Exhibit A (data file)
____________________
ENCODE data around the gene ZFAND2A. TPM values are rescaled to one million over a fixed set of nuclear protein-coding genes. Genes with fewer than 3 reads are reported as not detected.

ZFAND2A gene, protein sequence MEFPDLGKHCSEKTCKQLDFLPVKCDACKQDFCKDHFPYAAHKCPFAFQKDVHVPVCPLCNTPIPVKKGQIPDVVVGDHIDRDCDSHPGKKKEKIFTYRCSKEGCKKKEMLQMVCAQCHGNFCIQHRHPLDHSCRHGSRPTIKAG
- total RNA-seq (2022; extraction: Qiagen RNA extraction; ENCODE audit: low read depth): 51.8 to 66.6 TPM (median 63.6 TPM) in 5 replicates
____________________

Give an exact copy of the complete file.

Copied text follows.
ENCODE data around the gene ZFAND2A. TPM values are rescaled to one million over a fixed set of nuclear protein-coding genes. Genes with fewer than 3 reads are reported as not detected.

ZFAND2A gene, protein sequence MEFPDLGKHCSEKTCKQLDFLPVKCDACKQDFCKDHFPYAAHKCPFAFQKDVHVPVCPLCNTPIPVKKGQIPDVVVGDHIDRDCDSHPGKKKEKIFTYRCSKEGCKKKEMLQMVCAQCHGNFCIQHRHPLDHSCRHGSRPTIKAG
- total RNA-seq (2022; extraction: Qiagen RNA extraction; ENCODE audit: low read depth): 51.8 to 66.6 TPM (median 63.6 TPM) in 5 replicates